GDC 2013

…starts Monday! I will be there:

I’m giving a game design postmortem about Versu Friday morning (10 AM, Room 3005 West Hall). I’ll be talking about several aspects of the design, including some UI issues with presenting text games that I haven’t previously blogged about here.

Richard Evans and I will be showing Versu gameplay off at the Experimental Gameplay Workshop (Friday, 2:30-4:30 PM, Room 2014 West Hall). As that’s always one of my favorite sessions, I’m especially happy to be doing it. The EGW always features a surprising and cool collection of gameplay styles and concepts.

And finally

I will also have a shorter stint at the Indie Soapbox, where I will talk some about text games. (Tuesday, 4:30-5:30 PM, Room 2005, West Hall.)

Several other sessions caught my eye as potentially interesting for IF folks:

Clara Fernandez-Vara, a Boston PR-IFer and IF outreach advocate, is part of the Game Educators’ Rant session.

Porpentine (howling dogs et al) and Terry Cavanagh (Don’t Look Back, Super Hexagon) are talking about indie game curation and outsider voices.

There is a poster session by Mordechai Buckman about the potential of interactive fiction using “a tool for turning story scenarios into intuitive gameplay.” I’m not sure what to expect from this one, but we’ll see.

Jake Elliott and Tamas Kemenczy talk about the evolution of Kentucky Route Zero from a largely puzzly graphical adventure game to its somewhat more mysterious current form.

Sean Vanaman and Jake Rodkin on Telltale’s The Walking Dead also sounds very much worth a look (I’m especially vexed it’s scheduled opposite the Game Design Challenge session, which I typically make a point of attending — but hey, it’s all about presenting the player with hard choices, right?).

I usually enjoy the GDC Microtalks, a brain-dazzlingly rapid presentation by numerous speed-talking speakers. This year the lineup includes Anna Anthropy, Leigh Alexander (a games journalist who, among other things, has written extensively about IF and text gaming), and Tom Bissell.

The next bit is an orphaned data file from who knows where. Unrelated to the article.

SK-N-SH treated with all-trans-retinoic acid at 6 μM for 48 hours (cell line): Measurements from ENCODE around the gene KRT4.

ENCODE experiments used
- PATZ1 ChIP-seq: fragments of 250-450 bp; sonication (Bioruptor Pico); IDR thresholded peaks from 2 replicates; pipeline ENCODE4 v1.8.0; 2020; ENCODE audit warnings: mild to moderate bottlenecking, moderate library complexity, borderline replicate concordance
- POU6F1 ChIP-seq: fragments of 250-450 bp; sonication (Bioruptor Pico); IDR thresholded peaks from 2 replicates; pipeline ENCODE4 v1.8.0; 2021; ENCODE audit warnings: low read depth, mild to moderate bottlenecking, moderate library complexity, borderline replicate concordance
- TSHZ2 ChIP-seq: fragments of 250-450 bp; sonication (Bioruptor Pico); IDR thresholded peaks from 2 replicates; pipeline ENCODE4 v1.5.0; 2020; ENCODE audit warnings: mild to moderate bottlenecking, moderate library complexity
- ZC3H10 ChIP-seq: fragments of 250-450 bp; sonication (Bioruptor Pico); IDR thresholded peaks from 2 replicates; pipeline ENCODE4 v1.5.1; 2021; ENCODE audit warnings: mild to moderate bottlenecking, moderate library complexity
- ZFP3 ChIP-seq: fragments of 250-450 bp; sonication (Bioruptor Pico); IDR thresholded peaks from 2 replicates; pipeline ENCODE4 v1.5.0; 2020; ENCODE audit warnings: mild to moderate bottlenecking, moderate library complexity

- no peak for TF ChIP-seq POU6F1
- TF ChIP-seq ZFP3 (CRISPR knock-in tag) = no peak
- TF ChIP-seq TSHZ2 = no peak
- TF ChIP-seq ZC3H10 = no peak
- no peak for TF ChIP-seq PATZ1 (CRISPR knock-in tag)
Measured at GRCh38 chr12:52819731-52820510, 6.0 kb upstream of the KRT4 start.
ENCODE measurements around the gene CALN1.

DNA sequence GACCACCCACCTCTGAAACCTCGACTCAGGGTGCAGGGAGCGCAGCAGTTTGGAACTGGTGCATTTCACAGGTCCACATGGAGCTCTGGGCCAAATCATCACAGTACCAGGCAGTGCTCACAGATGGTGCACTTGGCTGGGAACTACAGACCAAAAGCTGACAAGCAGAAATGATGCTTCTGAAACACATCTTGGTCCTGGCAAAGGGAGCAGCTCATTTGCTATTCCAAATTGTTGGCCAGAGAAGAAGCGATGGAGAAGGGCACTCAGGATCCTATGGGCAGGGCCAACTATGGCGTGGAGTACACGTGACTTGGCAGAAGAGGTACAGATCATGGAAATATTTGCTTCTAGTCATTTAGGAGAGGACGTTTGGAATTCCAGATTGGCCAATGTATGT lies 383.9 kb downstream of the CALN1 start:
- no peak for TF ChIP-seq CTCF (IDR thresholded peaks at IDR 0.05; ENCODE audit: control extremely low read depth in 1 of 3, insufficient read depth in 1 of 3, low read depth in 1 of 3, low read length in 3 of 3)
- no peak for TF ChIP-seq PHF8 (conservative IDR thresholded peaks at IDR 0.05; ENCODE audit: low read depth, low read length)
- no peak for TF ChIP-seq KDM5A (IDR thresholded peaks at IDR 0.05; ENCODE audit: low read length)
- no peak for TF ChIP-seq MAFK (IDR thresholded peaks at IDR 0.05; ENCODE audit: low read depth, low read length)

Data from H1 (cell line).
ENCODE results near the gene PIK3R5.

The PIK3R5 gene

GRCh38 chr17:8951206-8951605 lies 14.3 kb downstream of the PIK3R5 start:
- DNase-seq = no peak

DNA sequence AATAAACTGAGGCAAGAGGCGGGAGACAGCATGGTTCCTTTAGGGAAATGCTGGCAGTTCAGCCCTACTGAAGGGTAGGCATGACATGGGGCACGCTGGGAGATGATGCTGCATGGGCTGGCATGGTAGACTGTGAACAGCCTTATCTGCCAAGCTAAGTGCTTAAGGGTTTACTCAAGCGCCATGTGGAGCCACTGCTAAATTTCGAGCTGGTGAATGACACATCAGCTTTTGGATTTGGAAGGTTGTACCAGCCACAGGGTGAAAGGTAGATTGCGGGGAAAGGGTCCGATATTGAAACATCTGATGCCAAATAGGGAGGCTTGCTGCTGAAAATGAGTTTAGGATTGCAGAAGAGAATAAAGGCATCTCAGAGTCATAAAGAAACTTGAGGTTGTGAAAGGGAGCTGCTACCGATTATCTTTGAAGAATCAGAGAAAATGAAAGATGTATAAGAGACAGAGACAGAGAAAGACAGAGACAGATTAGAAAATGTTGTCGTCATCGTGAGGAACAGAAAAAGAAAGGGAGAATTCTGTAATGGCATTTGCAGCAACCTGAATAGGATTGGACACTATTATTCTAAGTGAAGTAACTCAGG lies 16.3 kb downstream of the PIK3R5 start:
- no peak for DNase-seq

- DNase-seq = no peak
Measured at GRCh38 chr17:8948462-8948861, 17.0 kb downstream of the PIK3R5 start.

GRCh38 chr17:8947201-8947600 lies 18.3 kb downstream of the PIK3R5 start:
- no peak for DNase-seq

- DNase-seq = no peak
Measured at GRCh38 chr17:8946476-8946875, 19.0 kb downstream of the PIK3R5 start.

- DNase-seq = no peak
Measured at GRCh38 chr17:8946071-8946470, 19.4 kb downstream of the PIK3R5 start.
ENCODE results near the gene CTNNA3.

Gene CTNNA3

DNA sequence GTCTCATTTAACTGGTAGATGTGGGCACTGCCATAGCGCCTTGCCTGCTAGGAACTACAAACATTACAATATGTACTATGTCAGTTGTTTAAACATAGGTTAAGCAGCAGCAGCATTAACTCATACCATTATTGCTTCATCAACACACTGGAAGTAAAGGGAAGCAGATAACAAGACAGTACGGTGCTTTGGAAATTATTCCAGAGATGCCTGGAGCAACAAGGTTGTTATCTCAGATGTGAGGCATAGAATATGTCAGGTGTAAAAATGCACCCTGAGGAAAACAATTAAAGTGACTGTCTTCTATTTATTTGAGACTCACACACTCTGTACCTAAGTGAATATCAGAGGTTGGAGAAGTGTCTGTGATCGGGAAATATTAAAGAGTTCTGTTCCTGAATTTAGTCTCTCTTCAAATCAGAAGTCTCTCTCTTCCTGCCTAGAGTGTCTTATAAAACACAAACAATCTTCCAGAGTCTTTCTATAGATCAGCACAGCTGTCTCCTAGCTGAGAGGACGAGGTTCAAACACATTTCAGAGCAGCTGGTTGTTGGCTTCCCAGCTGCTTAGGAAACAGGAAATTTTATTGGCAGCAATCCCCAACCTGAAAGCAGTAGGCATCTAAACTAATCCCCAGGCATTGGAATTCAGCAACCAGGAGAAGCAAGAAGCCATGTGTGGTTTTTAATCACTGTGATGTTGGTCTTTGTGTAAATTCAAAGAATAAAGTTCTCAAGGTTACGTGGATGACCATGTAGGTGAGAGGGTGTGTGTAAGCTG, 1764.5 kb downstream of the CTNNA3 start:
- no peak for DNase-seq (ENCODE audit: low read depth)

And, of course, there’s the entire Game Narrative Summit, moved to San Francisco GDC this year. Formerly it was a feature of GDC Online in Austin.

No Show Conf, Boston July 14-15

There wasn’t an IF conference alongside PAX East this year, but people may be interested in the No Show Conference, an indie game conference running on the MIT campus July 14-15. It will have something of an IF community presence. (Not me. But other people. Note the talks by Clara Fernandez-Vara, Deirdra Kiai, and Jim Munroe.)

In particular, if you liked last year’s IF Demo Fair, you may be pleased to hear that there’s a demo hall as a significant part of the conference. Interactive fiction games and interface demos are welcome.

Complicity: Building Interactive Narratives

London, August 24: Alexis Kennedy (of Echo Bazaar and Varytale; Failbetter Games) and I are running a day-long seminar on writing interactive stories.

We’ll be looking at concepts like complicity, exploration, and exposition in an interactive context; structures for choice-based narrative; types of choices and varieties of player roles; types of feedback for the player; ways of pacing interactive narrative.

These are all things that we’ve written or talked about before, separately and together, but this will present them in a more unified format and with space for back-and-forth discussion. The seminar will not be geared explicitly to either IF or EBZ-style games, so if your interests lie more with choices and interactivity in some other presentation format, you’re very welcome.

The Failbetter blog is one of the best places on the web to read about narrative structures in interactive contexts, and I’m very excited to be presenting with Alexis.

Event details, including a longer description of the content, can be found here.

IF Demo Fair: Lessons Learned

Several people have suggested to me that we should do more demo fairs in the future. I’m not done wrapping up the last tasks for this one — I’m still finishing the SPAG coverage, and I owe mail to some authors — so the prospect of running one again myself is vaguely daunting. But in case it’s useful in the future, here are some postmortem thoughts.